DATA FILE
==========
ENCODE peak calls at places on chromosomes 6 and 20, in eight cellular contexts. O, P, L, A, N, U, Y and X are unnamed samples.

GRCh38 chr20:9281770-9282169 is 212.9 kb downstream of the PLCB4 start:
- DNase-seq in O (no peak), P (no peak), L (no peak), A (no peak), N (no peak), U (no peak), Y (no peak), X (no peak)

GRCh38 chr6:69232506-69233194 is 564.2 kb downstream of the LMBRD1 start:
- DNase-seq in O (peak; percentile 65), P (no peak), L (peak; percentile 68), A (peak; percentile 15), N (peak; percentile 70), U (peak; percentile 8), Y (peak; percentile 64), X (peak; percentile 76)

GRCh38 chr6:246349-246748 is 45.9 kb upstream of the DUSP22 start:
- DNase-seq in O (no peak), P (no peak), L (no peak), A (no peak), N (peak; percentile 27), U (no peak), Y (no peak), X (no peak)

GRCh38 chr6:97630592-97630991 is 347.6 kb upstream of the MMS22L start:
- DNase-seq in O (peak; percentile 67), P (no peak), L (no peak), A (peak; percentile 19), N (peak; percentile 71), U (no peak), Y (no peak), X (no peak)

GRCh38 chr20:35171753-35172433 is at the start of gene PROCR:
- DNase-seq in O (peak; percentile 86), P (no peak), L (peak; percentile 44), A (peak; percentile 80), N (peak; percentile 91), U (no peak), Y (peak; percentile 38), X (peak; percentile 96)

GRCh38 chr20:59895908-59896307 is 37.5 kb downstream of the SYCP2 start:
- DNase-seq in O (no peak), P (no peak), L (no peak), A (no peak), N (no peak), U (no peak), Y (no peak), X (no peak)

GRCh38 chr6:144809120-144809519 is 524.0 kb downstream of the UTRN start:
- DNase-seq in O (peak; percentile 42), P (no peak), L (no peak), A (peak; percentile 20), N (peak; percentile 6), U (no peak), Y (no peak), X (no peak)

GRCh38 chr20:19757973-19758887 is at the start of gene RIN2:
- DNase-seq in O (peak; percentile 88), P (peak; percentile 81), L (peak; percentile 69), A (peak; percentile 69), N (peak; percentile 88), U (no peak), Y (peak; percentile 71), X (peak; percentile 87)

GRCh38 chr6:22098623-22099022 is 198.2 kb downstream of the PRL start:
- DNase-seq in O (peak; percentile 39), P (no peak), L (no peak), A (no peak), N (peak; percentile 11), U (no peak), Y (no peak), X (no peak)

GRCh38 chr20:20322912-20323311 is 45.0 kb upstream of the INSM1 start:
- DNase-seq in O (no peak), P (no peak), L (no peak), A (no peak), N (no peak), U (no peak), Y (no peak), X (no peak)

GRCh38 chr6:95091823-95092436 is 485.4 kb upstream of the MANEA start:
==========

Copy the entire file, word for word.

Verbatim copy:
ENCODE peak calls at places on chromosomes 6 and 20, in eight cellular contexts. O, P, L, A, N, U, Y and X are unnamed samples.

GRCh38 chr20:9281770-9282169 is 212.9 kb downstream of the PLCB4 start:
- DNase-seq in O (no peak), P (no peak), L (no peak), A (no peak), N (no peak), U (no peak), Y (no peak), X (no peak)

GRCh38 chr6:69232506-69233194 is 564.2 kb downstream of the LMBRD1 start:
- DNase-seq in O (peak; percentile 65), P (no peak), L (peak; percentile 68), A (peak; percentile 15), N (peak; percentile 70), U (peak; percentile 8), Y (peak; percentile 64), X (peak; percentile 76)

GRCh38 chr6:246349-246748 is 45.9 kb upstream of the DUSP22 start:
- DNase-seq in O (no peak), P (no peak), L (no peak), A (no peak), N (peak; percentile 27), U (no peak), Y (no peak), X (no peak)

GRCh38 chr6:97630592-97630991 is 347.6 kb upstream of the MMS22L start:
- DNase-seq in O (peak; percentile 67), P (no peak), L (no peak), A (peak; percentile 19), N (peak; percentile 71), U (no peak), Y (no peak), X (no peak)

GRCh38 chr20:35171753-35172433 is at the start of gene PROCR:
- DNase-seq in O (peak; percentile 86), P (no peak), L (peak; percentile 44), A (peak; percentile 80), N (peak; percentile 91), U (no peak), Y (peak; percentile 38), X (peak; percentile 96)

GRCh38 chr20:59895908-59896307 is 37.5 kb downstream of the SYCP2 start:
- DNase-seq in O (no peak), P (no peak), L (no peak), A (no peak), N (no peak), U (no peak), Y (no peak), X (no peak)

GRCh38 chr6:144809120-144809519 is 524.0 kb downstream of the UTRN start:
- DNase-seq in O (peak; percentile 42), P (no peak), L (no peak), A (peak; percentile 20), N (peak; percentile 6), U (no peak), Y (no peak), X (no peak)

GRCh38 chr20:19757973-19758887 is at the start of gene RIN2:
- DNase-seq in O (peak; percentile 88), P (peak; percentile 81), L (peak; percentile 69), A (peak; percentile 69), N (peak; percentile 88), U (no peak), Y (peak; percentile 71), X (peak; percentile 87)

GRCh38 chr6:22098623-22099022 is 198.2 kb downstream of the PRL start:
- DNase-seq in O (peak; percentile 39), P (no peak), L (no peak), A (no peak), N (peak; percentile 11), U (no peak), Y (no peak), X (no peak)

GRCh38 chr20:20322912-20323311 is 45.0 kb upstream of the INSM1 start:
- DNase-seq in O (no peak), P (no peak), L (no peak), A (no peak), N (no peak), U (no peak), Y (no peak), X (no peak)

GRCh38 chr6:95091823-95092436 is 485.4 kb upstream of the MANEA start: